In the previous article, I discussed the importance of having a design concept before starting to design the user interface of an app (or anything to be designed). Design concept alone doesn't help the design process, however. Designers need to visualize the concept with what is known as a mood board.
Here's how I have created mood boards for the web app I'm creating, starting with an example of user experience that I want to achieve with the app called My Ideal Map App.
On my smartphone, I'm reading &Travel, an online travel magazine published by Asahi Shimbun (Japan's broadsheet newspaper). The magazine features a weekly column on Kyoto, the city I'm living in. Its latest installment introduces Lorimer Kyoto, a fish restaurant open from 8am.
Lorimer Kyoto's breakfast meal set (Image source: &Travel)
At first glance, it appears to serve a typical Japanese breakfast: grilled fish, pickled vegetables, miso soup, and steamed rice. However, the grilled fish is first marinated in herb-infused fruit juice (thyme and orange, for example) for three days before being cooked.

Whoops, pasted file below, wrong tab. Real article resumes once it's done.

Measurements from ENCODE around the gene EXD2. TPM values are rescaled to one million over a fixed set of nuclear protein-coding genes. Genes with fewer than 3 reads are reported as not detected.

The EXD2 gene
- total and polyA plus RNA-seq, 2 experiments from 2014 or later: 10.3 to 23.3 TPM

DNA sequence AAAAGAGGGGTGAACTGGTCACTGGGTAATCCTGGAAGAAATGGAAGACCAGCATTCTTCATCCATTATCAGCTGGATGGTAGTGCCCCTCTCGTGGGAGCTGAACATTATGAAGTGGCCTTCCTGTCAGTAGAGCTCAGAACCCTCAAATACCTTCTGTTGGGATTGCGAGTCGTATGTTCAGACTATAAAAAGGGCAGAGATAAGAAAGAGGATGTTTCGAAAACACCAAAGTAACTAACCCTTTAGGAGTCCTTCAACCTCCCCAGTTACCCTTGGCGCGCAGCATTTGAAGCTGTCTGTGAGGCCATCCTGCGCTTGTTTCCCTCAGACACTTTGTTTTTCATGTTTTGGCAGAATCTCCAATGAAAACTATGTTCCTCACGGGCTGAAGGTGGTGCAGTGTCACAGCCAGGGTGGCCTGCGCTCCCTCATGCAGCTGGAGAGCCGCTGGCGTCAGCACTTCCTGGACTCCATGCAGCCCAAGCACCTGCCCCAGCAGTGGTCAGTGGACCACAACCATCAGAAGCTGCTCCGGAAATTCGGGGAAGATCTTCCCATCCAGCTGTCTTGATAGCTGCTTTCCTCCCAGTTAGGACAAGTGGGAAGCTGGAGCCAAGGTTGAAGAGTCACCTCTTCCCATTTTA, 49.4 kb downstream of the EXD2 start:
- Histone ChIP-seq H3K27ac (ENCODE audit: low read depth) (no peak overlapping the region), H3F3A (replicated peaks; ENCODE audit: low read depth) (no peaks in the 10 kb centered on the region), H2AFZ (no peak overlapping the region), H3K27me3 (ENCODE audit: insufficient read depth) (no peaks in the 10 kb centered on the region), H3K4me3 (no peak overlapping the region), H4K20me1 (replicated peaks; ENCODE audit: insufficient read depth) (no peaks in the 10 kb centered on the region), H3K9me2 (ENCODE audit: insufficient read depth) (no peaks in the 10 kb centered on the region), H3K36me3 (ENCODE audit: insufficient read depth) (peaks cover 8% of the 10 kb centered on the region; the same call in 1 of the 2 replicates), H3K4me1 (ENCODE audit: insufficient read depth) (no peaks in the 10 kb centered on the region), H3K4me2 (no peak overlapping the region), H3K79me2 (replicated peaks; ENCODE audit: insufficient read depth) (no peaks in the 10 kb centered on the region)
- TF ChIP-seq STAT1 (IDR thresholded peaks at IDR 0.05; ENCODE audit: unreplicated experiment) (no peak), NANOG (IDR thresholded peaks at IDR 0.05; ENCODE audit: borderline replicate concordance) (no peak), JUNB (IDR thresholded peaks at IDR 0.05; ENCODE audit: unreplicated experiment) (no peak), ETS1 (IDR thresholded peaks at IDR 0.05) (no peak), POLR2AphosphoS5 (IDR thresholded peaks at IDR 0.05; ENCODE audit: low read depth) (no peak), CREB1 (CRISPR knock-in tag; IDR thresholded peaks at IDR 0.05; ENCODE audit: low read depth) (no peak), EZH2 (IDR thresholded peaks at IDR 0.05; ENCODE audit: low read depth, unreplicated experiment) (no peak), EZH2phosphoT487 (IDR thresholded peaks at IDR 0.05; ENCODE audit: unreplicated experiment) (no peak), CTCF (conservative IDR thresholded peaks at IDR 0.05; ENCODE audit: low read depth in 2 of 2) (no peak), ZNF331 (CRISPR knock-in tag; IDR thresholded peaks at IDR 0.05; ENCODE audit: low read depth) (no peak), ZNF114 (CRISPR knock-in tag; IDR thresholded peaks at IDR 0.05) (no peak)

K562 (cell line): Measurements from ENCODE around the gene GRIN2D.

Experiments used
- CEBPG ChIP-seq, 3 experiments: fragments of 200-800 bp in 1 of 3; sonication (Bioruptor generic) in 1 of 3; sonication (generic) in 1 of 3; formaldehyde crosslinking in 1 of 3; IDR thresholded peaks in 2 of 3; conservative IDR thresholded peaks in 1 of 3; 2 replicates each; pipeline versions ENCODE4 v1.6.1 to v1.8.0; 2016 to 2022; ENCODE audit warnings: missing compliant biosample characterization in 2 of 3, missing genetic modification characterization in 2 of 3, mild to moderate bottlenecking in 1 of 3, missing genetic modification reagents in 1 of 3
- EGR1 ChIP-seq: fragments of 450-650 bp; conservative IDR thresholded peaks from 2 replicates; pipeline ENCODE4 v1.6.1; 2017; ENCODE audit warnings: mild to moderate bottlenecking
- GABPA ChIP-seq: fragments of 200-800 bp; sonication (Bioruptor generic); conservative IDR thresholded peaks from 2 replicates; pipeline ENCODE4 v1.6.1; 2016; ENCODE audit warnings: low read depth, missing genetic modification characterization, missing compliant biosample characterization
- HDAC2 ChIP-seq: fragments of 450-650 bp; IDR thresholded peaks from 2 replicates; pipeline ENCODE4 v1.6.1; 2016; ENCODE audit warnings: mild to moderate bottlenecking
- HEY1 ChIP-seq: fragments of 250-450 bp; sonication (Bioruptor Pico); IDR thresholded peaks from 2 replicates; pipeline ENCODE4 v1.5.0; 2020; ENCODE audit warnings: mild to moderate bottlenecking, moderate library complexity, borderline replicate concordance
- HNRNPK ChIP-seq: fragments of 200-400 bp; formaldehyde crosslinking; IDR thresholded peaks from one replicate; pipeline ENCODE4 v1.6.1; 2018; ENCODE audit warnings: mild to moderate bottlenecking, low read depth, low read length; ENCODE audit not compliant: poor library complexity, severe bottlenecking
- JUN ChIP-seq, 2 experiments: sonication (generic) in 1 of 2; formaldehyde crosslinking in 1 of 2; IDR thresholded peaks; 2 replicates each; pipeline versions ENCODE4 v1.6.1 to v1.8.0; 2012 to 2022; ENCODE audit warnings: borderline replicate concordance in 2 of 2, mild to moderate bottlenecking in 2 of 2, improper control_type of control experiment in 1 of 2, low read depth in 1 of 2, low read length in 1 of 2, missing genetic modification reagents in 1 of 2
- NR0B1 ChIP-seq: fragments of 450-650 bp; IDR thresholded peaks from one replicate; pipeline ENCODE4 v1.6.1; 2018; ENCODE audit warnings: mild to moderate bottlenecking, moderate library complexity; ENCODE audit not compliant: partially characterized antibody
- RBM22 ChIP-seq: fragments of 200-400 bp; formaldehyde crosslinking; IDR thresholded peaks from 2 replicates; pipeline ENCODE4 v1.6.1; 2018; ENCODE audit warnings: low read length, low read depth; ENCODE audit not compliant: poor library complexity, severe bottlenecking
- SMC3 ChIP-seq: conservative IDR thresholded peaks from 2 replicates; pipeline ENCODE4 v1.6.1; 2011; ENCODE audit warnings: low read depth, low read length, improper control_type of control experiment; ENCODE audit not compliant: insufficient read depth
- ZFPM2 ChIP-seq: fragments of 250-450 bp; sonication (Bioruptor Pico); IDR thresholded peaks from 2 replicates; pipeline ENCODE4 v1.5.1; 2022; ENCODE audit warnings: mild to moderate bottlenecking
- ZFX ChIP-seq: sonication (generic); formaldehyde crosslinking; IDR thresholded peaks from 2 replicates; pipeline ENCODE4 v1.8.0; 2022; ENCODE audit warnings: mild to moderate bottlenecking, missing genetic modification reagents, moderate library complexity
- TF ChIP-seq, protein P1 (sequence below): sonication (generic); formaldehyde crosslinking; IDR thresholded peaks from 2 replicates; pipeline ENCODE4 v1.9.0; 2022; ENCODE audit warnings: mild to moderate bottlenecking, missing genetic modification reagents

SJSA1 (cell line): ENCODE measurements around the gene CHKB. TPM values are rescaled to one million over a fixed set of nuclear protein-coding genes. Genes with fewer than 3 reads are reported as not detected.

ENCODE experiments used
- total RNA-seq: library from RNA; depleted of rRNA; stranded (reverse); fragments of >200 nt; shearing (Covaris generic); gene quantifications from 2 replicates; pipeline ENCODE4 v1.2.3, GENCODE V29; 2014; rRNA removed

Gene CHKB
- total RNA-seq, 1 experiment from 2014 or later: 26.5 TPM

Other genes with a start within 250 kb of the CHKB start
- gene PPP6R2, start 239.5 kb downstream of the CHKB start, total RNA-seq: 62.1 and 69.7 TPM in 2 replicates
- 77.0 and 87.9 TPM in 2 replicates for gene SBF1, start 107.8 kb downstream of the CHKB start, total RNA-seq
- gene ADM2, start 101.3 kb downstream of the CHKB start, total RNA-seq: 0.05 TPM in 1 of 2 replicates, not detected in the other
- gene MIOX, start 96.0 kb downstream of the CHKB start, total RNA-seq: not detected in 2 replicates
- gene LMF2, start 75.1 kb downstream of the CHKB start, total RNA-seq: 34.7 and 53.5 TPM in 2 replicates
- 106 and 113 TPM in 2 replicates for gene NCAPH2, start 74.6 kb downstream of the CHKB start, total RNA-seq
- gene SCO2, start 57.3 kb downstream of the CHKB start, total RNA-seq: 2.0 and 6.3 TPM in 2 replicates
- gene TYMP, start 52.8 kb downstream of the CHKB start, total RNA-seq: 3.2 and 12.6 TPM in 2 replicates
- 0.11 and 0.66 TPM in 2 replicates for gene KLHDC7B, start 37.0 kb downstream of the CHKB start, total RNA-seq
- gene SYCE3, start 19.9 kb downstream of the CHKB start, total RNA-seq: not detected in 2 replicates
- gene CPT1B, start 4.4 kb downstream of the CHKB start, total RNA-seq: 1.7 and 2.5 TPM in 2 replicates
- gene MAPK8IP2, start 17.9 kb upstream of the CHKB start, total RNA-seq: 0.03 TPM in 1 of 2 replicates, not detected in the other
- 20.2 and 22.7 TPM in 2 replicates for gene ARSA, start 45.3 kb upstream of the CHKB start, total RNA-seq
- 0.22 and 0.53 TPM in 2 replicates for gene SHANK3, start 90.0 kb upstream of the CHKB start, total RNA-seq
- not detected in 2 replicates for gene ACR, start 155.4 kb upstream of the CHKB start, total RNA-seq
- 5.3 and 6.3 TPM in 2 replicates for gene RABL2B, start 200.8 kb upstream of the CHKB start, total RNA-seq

That sounds interesting. It's a fusion cuisine bridging Japanese and European culinary traditions! When I have time, I want to visit the place.
Now, if I switch off the smartphone screen and move on to do something else, I will forget about this restaurant for sure. Taking note doesn't work, because I will forget the fact that I took note. What can remind me of the restaurant when I have a chance to visit it?
Enter My Ideal Map App. I tap its icon on the home screen of my smartphone. In the search field that appears at the top of the screen, I start typing "Lorimer Kyoto". By the time I type "Lorimer K", the name of Lorimer Kyoto appears at the top of suggested places below the search field. I tap it, and the app shows the street map around the restaurant. So far it's the same as what Google Maps would do.
Tapping the location of the restaurant opens up a box of text fields to save a place. (Google Maps requires one swipe and two taps to start saving a place, by the way.)
I can edit the place name, but "Lorimer Kyoto" is already shown. So I leave it as it is. (Google Maps doesn't allow you to change the place name when you save it, by the way.)
In the field for tags, I enter "breakfast". I use this tag for restaurants that open before 10am. Then, when I need to eat out for breakfast, My Ideal Map App will be able to show only the restaurants open before 10am among all the places I've saved. (Google Maps offers the same feature.)